Köhler's Page

Following is the greater part of a biography of Köhler from Leonardo De Lorenzo's My Complete Story of the Flute (1950). De Lorenzo did not always stick to the facts or get them 100% correct, but his personal style and feelings for his topic can be endearing.

KÖHLER, ERNESTO: was prominent among those who gained favor and popularity in flute-playing circles in Europe and America by their labors in the field of flute composition. The "neglected wind" has always been a trite and rather worn theme, and many interested in the "little bit of wood" of romantic story, the inherent musical power and tone beauty of which Ernesto Köhler was such an able exponent, do not usually regard the period of his special activity as a composer (1875–1890) as of any particular moment in the annals of their instrument. The writer ventures to say that these views are not well founded ...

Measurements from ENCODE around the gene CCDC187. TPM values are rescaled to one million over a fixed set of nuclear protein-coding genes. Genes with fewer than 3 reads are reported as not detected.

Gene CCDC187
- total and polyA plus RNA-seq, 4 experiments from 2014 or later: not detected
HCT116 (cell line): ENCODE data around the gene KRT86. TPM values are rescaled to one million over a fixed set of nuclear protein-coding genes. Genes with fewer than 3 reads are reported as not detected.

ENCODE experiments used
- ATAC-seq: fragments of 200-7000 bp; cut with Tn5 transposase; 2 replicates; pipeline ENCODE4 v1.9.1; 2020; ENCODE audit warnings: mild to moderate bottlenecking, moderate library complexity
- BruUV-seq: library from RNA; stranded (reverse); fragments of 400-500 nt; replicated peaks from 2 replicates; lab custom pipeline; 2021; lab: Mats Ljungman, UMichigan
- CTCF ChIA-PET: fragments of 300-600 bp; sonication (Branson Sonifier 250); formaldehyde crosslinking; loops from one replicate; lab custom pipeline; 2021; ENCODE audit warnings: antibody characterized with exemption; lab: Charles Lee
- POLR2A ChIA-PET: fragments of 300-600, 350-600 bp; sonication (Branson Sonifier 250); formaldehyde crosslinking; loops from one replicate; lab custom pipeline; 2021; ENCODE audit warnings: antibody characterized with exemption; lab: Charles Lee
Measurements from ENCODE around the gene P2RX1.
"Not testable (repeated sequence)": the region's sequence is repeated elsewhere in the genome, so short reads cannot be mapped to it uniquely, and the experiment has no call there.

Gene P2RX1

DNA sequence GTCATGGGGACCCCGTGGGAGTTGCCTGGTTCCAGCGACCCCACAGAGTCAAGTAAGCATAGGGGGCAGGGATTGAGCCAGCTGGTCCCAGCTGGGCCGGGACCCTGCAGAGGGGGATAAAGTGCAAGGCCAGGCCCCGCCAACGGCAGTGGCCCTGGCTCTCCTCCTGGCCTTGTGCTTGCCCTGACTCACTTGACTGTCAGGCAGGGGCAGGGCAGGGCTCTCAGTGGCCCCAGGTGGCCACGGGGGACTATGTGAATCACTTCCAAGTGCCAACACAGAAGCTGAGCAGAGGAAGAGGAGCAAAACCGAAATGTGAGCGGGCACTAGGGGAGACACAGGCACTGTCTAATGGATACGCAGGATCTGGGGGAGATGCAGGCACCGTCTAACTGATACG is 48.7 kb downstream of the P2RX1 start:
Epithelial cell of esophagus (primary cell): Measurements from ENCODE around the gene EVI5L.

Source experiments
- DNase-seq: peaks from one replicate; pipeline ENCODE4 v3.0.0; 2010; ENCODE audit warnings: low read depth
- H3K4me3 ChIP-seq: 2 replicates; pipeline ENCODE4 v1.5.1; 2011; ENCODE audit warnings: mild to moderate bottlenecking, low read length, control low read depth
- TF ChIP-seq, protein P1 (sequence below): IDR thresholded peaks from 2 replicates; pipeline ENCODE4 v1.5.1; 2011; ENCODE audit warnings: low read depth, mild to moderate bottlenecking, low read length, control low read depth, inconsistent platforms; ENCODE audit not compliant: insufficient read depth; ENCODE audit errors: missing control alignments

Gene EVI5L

Ernesto Köhler was born at Modena, Italy, on December 4, 1849. Like many other famous flutists, he came of a musical stock and was reared in a musical atmosphere. While a child he commenced to play the flute under the gentle, affectionate tuition of his father, Venceslau Joseph Köhler, who was first flute in the orchestra of the Duke of Modena. Quantz, Nicholson, Boehm and Briccialdi alike have insisted that there is no "royal road" to success in flute playing. Natural aptitude, hard work and good teaching have ever been considered the most useful aids to proficiency on what is really a difficult instrument. Young Köhler, besides a natural aptitude for the instrument of his choice, had a good instructor in the father, whose heart was gladdened by the eager willingness and receptive nature of the bright pupil who made such rapid progress. Ernesto pursued his flute and musical studies with such ardor that at an early age he became a first rate performer; and, long before boyhood was over, in company with his brother Ferdinando, a pianist of repute, numerous concert tours were made in Italy with unvarying success. The critics were unanimous in commending the brilliant execution, fine tone, chaste style and general elegance of delivery of the young flute artist; they also remarked the frequent approval of an exacting public. On attaining twenty years of age, in the year 1869, Köhler was desirous of seeing more of the world, and, as might be expected, of obtaining fame and fortune; or, failing that, to at least secure a comfortable musical appointment. At this juncture in the young artist's career the seat of first flute in the orchestra of the Karl Theatre, Vienna, happened to be unfilled, and the young flutist was urged to take the position. He decided to do so, and held the place for about two years; during which time, as opportunity served, he gave flute concerts at various towns in Austria. He also devoted some of his leisure to composition, and published several pieces for flute and piano, the freshness and merit of which at once attracted the attention of continental flute players.